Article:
The dancer rhythmically stamps his feet causing the round bells on his costume to jingle to the beat as he moves in time to the drumming. I watch, mesmerized, as his movements - in combination with the feather bustle worn on his backside - transform him into a preening chicken and I imagine not much has changed in this traditional dance for hundreds of years.
The World Chicken Dance Championships, held every August at Blackfoot Crossing Historical Park in southern Alberta, pays tribute to the famous Blackfoot powwow dance inspired by the prairie chicken's spring mating ritual. While entertaining, it's also an important means of cultural expression for the competitors.
The Ways of First Nations
When the campfire is reduced to embers, I retire to my tepee and fall asleep listening to the calls of coyotes in the distance, prairie winds caressing the canvas cone that separates me from a night ablaze with stars.
I'm not exactly living the life of a Plains Indian, but I'm getting a feel for it - tomorrow I might watch a meat smoking demonstration, or try my hand at tanning a hide. Blackfoot Crossing makes learning about First Nations culture interesting and fun.
So do other aboriginal experiences in Alberta. On National Aboriginal Day (June 21), I've listened to the hunting stories of Blackfoot elders and watched the graceful hoop dancers at Head-Smashed-In Buffalo Jump. I've learned to make bannock - a flatbread - and bead a moccasin at Métis Crossing.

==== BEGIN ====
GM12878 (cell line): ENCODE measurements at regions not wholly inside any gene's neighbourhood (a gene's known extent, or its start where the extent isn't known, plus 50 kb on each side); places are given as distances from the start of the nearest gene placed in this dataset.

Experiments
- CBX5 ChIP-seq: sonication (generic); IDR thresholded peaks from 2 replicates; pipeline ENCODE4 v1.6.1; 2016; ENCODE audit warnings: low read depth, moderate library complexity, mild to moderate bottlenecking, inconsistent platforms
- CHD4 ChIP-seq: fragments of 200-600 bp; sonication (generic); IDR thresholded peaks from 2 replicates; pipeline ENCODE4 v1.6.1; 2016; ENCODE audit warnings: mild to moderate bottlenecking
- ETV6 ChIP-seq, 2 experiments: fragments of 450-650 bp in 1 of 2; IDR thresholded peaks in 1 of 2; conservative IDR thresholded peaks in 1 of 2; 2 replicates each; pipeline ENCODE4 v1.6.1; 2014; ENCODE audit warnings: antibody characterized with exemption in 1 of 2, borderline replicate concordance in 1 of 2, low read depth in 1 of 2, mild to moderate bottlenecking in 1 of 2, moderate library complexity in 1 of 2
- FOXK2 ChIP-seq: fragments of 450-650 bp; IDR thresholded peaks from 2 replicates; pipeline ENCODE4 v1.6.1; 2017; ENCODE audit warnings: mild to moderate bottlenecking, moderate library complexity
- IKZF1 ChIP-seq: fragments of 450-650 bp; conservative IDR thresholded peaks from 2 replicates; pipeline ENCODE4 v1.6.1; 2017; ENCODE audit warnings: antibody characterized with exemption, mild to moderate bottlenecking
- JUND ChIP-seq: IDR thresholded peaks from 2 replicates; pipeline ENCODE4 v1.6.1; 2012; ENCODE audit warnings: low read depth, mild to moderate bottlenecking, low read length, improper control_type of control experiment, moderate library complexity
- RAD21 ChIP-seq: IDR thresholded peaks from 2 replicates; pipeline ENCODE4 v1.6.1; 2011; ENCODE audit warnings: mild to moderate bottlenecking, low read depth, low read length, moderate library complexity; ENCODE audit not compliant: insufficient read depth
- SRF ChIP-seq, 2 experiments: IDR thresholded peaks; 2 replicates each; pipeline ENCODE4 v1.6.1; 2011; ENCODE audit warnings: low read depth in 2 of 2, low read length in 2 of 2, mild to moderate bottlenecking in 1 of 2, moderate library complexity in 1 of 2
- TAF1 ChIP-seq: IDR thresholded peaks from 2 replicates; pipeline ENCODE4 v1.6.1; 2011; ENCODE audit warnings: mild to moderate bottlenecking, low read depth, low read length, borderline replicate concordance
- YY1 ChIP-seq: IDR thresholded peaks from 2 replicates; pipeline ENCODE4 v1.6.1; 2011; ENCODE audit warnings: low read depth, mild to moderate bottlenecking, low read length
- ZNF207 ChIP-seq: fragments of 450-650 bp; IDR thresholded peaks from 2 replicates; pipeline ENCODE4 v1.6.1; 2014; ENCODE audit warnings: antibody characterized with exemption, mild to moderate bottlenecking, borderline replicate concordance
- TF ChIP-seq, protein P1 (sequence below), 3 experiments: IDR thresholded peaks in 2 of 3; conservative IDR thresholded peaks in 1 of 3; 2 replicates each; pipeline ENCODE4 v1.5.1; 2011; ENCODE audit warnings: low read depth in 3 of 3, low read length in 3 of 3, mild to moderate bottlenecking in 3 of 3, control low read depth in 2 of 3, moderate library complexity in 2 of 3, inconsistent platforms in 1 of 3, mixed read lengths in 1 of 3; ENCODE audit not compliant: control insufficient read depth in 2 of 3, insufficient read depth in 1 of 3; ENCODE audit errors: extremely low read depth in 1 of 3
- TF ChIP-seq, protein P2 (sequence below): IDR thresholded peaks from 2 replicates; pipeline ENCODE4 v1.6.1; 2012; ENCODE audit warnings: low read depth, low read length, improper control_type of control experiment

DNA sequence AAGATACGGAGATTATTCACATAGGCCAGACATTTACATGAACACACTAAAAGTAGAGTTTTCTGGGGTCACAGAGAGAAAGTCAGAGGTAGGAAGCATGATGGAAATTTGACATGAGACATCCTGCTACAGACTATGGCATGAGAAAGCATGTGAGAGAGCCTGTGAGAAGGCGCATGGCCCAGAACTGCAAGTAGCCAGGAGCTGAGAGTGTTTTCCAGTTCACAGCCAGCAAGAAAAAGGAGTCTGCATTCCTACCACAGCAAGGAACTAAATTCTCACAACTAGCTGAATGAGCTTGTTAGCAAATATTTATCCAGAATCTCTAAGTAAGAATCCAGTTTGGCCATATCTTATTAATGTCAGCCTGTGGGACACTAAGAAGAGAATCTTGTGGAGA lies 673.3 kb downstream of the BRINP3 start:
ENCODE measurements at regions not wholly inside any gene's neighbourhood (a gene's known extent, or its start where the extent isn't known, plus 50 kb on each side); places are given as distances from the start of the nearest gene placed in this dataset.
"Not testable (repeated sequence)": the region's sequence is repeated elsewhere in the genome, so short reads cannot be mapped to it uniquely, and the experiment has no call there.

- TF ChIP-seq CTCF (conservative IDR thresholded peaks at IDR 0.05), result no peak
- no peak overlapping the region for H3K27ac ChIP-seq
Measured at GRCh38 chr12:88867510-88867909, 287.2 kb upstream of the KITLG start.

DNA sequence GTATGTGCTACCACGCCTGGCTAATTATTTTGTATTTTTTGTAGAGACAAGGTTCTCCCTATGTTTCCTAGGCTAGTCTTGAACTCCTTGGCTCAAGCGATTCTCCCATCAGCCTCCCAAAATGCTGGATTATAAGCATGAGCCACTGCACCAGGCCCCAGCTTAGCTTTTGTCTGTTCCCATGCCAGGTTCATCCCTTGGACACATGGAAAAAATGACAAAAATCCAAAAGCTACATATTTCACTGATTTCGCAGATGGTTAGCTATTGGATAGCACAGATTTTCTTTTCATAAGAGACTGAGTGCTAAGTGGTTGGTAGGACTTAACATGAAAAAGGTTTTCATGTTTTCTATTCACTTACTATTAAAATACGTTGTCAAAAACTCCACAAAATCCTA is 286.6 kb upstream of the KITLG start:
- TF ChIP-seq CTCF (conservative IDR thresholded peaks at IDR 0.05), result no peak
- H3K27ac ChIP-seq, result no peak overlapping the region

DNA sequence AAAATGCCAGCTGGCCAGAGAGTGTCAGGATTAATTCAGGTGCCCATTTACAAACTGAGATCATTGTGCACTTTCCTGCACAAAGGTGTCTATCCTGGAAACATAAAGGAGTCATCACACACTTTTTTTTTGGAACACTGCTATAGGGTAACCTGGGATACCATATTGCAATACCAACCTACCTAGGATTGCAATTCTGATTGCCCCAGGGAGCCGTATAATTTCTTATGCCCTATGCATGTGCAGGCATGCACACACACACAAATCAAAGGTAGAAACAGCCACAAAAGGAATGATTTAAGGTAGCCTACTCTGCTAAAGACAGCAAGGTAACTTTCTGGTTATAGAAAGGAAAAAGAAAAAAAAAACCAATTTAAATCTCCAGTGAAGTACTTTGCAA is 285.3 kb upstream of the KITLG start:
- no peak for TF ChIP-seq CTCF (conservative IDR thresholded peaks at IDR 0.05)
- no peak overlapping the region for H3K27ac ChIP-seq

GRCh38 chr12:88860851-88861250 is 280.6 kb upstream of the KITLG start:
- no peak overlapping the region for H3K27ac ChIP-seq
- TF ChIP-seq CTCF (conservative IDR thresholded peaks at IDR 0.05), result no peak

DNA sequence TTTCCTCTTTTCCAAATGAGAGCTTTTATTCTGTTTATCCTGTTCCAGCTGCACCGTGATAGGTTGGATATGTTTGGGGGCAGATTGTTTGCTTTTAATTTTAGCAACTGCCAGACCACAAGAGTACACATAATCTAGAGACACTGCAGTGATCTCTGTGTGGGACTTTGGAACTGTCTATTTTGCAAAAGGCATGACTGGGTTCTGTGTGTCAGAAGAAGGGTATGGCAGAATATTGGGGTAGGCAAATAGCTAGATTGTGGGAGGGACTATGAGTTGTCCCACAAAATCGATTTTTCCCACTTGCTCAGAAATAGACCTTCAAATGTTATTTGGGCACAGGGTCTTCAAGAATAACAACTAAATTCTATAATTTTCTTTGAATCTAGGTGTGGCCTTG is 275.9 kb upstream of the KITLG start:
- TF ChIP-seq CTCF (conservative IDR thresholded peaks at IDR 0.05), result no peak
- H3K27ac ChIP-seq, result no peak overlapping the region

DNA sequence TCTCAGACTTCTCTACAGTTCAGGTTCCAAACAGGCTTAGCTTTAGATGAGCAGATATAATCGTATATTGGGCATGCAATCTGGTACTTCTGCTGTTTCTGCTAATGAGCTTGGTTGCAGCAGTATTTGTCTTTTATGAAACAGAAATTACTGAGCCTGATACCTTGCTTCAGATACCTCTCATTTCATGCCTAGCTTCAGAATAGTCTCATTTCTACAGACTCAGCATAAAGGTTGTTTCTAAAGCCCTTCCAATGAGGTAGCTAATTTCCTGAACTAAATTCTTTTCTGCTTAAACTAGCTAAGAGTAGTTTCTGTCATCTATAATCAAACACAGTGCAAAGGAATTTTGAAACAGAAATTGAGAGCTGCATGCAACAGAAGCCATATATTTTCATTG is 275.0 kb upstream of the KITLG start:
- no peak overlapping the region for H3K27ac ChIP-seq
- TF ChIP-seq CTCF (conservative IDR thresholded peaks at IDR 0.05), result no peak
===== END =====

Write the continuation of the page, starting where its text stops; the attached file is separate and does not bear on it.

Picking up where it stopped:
Rock Art at Writing-on-Stone
Earlier in the summer I camped at Writing-on-Stone Provincial Park, a protected place containing the largest collection of aboriginal rock art on the Great Plains. It is wedged between the winding Milk River and a surreal landscape of hoodoos and sandstone cliffs covered in petroglyphs (carvings) and pictographs (paintings). On the guided Rock Art Tour through territory sacred to First Nations for thousands of years, I was awed by the time-weathered etchings depicting aboriginal life and the spirit world and faded paintings of warriors on horseback.
More at the Museums
Eagle feathers decorate the splendid headdress that belonged to Plains Cree leader, Fine Day. It looks heavy and while I can't imagine wearing it, I can admire it along with 3,000 artifacts on permanent display at the Royal Alberta Museum in Edmonton.
In Calgary, the Blackfoot Gallery at the Glenbow Museum also illustrates First Nations traditions, values and history. I take my time examining the collection of artifacts, searching for head roaches, breech cloths and feather bustles like those worn for the chicken dance.